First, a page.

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A-Tisket, A-Tasket

My friend Mary Ellen was a highly respected and well-paid executive for years. But with the economy in the toilet, the only executive decision she found herself doing was deciding what to watch on late night TV while she cleaned out her fridge. Like many hard-working Americans who derive a sense of fulfillment from their work, this situation has left her and many others feeling useless. While unemployment can help pay some of the bills, what it cannot cover is that sense of self worth that comes from a job well done.

Finding herself with nothing to do, Mary Ellen helped a friend clean out her entire basement. The friend paid her back by paying Mary Ellen’s rent that month. Hhhmm, thought Mary Ellen. This was last spring. Now Mary Ellen has traded in her suits for sneakers and is happier than she ever was at her 9 to 5. “I love the sense of helping people,” Mary Ellen said, “and feeling useful.” While the perks aren’t as high, she does often get a free meal along with payment. Her skills are vast. She’s designed websites and online photo albums, picked up groceries for the elderly, driven people to the airport, sold belongings at flea markets, and helped organize many an attic. But the real bonus is that she once again feels needed.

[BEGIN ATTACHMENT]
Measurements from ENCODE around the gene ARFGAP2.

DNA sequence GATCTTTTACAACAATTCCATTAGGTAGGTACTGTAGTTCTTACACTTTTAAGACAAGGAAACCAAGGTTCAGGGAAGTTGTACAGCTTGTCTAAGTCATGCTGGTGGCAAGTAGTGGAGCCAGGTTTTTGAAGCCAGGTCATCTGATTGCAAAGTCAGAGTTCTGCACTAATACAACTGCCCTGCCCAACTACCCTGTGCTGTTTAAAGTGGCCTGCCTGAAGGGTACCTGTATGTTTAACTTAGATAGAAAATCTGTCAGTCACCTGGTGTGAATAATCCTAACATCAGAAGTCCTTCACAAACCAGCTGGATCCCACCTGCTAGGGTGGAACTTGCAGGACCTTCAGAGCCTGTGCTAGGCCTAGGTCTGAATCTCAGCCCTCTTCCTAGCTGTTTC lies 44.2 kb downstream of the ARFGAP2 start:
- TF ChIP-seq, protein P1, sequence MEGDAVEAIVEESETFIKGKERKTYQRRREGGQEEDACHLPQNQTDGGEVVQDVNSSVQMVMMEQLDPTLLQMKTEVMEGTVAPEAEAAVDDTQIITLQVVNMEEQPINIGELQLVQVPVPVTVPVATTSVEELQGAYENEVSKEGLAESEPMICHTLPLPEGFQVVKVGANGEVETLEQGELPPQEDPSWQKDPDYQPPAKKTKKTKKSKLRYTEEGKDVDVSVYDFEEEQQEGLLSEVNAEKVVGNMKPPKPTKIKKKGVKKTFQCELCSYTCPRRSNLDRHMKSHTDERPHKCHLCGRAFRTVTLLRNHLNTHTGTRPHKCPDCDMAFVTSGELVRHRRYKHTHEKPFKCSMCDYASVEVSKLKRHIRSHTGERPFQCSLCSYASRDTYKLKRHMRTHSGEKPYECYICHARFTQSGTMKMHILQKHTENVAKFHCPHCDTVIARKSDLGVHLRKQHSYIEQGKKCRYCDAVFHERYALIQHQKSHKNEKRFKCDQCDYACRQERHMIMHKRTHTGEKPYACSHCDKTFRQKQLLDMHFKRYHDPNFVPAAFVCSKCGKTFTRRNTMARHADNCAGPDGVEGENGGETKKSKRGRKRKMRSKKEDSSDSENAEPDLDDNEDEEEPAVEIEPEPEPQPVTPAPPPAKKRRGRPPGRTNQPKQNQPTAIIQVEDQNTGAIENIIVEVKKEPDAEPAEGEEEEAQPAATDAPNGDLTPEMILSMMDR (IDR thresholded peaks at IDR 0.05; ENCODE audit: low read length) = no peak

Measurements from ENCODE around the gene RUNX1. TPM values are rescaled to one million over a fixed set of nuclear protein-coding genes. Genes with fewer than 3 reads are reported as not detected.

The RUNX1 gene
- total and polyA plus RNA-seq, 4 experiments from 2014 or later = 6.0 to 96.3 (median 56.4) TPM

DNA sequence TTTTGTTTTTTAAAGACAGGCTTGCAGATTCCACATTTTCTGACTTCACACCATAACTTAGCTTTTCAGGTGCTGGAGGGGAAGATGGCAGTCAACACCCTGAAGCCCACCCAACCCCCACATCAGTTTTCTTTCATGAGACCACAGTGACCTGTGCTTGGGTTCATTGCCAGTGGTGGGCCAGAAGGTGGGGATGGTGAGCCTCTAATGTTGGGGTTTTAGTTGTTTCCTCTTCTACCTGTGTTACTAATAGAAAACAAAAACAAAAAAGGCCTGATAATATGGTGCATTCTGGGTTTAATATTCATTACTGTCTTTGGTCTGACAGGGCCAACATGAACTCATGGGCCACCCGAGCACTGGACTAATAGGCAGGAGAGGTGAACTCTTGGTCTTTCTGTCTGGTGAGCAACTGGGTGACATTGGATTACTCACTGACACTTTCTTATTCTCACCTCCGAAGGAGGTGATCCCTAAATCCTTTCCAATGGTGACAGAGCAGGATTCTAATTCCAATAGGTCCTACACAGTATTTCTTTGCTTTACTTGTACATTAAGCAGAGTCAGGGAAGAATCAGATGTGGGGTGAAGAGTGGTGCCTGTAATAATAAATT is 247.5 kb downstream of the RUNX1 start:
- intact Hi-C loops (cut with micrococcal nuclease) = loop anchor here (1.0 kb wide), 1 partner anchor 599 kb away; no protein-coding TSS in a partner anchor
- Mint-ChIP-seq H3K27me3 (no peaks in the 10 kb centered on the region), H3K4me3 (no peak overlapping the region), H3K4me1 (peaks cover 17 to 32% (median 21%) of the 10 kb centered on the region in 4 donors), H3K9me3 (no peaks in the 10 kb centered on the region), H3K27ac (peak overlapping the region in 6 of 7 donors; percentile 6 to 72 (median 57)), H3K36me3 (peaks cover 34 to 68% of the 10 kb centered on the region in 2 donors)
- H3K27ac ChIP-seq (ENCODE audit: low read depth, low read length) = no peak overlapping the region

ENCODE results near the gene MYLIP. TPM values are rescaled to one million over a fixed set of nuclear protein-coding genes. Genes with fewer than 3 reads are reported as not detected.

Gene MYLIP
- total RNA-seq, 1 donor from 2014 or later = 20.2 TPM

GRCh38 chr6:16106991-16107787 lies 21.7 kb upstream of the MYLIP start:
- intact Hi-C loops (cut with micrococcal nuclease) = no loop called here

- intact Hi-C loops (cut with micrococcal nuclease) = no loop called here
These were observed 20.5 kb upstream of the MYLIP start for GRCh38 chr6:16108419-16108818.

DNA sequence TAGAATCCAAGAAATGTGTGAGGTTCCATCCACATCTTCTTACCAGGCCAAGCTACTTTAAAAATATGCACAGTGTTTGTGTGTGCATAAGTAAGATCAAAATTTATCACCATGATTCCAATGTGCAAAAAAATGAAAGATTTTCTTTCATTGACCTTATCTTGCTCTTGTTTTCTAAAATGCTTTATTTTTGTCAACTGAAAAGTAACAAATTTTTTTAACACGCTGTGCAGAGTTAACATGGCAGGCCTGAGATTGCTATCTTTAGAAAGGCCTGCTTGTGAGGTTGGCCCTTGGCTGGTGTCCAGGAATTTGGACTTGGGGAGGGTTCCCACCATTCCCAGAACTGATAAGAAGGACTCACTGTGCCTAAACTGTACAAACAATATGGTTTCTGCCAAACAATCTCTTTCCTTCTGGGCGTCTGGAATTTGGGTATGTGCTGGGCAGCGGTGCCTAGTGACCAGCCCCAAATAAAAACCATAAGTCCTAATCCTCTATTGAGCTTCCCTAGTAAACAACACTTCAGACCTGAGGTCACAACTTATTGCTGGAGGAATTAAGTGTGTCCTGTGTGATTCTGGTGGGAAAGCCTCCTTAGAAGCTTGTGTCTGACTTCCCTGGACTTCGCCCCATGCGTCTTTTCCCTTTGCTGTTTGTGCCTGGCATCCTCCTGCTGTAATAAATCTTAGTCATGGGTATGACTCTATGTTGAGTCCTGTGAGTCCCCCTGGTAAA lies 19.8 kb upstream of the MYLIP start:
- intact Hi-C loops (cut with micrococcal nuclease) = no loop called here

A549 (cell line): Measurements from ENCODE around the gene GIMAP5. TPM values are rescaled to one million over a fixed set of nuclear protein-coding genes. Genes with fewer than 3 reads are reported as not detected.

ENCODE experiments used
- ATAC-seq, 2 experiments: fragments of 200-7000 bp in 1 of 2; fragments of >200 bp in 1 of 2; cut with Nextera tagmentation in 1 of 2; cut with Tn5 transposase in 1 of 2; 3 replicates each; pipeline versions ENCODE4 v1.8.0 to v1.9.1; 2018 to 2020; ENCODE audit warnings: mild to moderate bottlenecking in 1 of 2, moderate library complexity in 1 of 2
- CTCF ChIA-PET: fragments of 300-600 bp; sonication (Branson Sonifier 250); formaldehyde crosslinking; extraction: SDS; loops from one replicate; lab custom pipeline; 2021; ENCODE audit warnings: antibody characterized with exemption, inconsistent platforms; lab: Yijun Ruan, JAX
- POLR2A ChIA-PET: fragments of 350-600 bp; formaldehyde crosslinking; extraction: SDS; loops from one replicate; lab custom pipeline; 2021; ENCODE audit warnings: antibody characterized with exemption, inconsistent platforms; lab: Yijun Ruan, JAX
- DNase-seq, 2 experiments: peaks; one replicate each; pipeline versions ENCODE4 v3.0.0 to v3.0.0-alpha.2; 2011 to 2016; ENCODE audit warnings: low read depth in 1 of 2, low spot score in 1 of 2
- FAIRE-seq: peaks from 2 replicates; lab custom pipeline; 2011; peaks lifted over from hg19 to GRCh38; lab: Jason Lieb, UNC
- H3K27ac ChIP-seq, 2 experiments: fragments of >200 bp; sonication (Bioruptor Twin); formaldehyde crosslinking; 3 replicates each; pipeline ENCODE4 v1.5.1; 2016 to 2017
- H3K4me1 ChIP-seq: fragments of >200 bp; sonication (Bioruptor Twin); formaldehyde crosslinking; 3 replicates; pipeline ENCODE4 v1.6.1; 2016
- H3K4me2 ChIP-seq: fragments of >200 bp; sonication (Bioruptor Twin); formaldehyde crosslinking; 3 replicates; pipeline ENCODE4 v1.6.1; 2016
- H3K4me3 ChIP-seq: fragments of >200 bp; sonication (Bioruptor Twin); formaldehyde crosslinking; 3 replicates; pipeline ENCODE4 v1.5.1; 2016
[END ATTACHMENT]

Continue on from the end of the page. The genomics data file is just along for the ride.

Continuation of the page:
And Mary Ellen isn’t the only one finding jobs this way. and are websites where people can offer up tasks they’re good at, such as assembling IKEA furniture (I love that), computers, landscaping, grocery shopping, recycling and sewing, just to name a few, for a fee. People list their task, their price (usually between $20-$30) and then wait for someone in their area to contact them. And for those who fear strangers, Taskrabbit has a screening process…and even an app!

Gee, people helping people, what a concept. Imagine if the reds and the blues in Washington could work together. I wonder if Taskrabbit has someone with the skills to make that happen.

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